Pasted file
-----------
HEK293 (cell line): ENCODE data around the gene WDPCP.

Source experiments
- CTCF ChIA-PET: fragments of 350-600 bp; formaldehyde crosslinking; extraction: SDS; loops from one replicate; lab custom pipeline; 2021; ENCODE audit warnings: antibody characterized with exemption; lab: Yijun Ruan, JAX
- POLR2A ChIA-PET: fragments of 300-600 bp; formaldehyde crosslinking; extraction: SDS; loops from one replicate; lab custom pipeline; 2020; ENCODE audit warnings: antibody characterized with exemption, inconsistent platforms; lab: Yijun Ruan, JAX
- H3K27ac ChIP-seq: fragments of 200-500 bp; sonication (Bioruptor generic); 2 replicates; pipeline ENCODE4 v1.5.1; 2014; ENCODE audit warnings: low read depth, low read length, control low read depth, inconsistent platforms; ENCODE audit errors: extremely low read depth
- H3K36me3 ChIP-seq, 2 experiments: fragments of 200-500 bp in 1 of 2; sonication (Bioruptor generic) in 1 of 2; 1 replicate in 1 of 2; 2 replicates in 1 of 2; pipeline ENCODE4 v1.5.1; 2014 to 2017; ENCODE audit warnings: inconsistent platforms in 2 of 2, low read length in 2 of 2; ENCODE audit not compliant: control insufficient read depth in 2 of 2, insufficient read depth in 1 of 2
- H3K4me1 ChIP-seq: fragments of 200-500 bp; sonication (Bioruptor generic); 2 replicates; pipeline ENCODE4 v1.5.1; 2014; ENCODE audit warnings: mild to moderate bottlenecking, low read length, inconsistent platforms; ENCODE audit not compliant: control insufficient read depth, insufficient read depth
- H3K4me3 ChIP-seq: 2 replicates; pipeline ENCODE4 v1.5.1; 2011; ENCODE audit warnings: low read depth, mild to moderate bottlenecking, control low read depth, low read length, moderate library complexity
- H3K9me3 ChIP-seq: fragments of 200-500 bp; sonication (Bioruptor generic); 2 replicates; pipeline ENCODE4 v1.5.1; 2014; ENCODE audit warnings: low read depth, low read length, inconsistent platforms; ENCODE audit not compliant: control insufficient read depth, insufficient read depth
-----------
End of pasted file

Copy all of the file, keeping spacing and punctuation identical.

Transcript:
HEK293 (cell line): ENCODE data around the gene WDPCP.

Source experiments
- CTCF ChIA-PET: fragments of 350-600 bp; formaldehyde crosslinking; extraction: SDS; loops from one replicate; lab custom pipeline; 2021; ENCODE audit warnings: antibody characterized with exemption; lab: Yijun Ruan, JAX
- POLR2A ChIA-PET: fragments of 300-600 bp; formaldehyde crosslinking; extraction: SDS; loops from one replicate; lab custom pipeline; 2020; ENCODE audit warnings: antibody characterized with exemption, inconsistent platforms; lab: Yijun Ruan, JAX
- H3K27ac ChIP-seq: fragments of 200-500 bp; sonication (Bioruptor generic); 2 replicates; pipeline ENCODE4 v1.5.1; 2014; ENCODE audit warnings: low read depth, low read length, control low read depth, inconsistent platforms; ENCODE audit errors: extremely low read depth
- H3K36me3 ChIP-seq, 2 experiments: fragments of 200-500 bp in 1 of 2; sonication (Bioruptor generic) in 1 of 2; 1 replicate in 1 of 2; 2 replicates in 1 of 2; pipeline ENCODE4 v1.5.1; 2014 to 2017; ENCODE audit warnings: inconsistent platforms in 2 of 2, low read length in 2 of 2; ENCODE audit not compliant: control insufficient read depth in 2 of 2, insufficient read depth in 1 of 2
- H3K4me1 ChIP-seq: fragments of 200-500 bp; sonication (Bioruptor generic); 2 replicates; pipeline ENCODE4 v1.5.1; 2014; ENCODE audit warnings: mild to moderate bottlenecking, low read length, inconsistent platforms; ENCODE audit not compliant: control insufficient read depth, insufficient read depth
- H3K4me3 ChIP-seq: 2 replicates; pipeline ENCODE4 v1.5.1; 2011; ENCODE audit warnings: low read depth, mild to moderate bottlenecking, control low read depth, low read length, moderate library complexity
- H3K9me3 ChIP-seq: fragments of 200-500 bp; sonication (Bioruptor generic); 2 replicates; pipeline ENCODE4 v1.5.1; 2014; ENCODE audit warnings: low read depth, low read length, inconsistent platforms; ENCODE audit not compliant: control insufficient read depth, insufficient read depth